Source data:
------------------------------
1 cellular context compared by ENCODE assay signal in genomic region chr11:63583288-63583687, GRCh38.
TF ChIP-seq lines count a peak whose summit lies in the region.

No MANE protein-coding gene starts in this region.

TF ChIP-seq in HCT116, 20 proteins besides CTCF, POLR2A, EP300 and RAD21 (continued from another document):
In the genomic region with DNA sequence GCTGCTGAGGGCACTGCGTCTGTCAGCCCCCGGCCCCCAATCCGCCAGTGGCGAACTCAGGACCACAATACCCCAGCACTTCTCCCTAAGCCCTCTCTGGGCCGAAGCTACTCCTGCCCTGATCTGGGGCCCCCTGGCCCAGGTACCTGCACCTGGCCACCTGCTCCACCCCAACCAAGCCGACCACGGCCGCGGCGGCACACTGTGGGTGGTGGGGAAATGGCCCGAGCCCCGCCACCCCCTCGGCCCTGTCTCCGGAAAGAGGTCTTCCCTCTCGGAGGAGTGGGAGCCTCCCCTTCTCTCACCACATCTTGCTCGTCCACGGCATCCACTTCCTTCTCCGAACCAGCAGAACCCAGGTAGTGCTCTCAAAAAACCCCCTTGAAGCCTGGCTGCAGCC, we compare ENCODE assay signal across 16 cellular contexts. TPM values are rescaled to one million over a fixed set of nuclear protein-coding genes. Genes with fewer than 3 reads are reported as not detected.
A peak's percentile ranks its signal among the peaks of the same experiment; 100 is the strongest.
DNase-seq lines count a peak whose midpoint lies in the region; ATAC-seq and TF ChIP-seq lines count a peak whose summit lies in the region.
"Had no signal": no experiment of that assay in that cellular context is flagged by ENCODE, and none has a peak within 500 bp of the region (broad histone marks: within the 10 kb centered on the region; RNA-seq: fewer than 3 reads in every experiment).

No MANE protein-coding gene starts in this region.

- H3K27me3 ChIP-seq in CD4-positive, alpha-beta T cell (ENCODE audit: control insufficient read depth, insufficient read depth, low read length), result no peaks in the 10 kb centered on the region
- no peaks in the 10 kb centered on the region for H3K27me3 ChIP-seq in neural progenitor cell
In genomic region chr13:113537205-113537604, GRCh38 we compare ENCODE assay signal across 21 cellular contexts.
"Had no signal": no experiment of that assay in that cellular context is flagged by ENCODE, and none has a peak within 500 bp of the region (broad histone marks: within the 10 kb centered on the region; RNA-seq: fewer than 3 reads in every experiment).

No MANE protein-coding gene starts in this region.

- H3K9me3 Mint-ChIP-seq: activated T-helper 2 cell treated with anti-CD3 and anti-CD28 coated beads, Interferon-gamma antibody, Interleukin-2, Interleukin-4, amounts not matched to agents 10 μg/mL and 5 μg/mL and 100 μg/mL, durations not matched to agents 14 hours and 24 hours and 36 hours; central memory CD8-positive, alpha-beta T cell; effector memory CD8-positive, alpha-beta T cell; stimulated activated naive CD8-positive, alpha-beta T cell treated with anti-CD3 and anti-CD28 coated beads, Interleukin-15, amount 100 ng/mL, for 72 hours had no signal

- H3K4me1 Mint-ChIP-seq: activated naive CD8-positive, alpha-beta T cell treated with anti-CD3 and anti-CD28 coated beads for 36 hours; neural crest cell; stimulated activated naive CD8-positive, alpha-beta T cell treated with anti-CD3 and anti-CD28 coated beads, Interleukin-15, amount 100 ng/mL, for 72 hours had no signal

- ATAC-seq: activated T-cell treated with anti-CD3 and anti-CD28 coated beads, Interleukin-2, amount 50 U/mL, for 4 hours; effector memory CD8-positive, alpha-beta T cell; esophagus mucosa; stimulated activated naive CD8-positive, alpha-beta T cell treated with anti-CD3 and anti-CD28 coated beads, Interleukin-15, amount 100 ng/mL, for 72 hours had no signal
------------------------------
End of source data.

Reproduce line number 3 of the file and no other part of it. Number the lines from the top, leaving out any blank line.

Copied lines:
No MANE protein-coding gene starts in this region.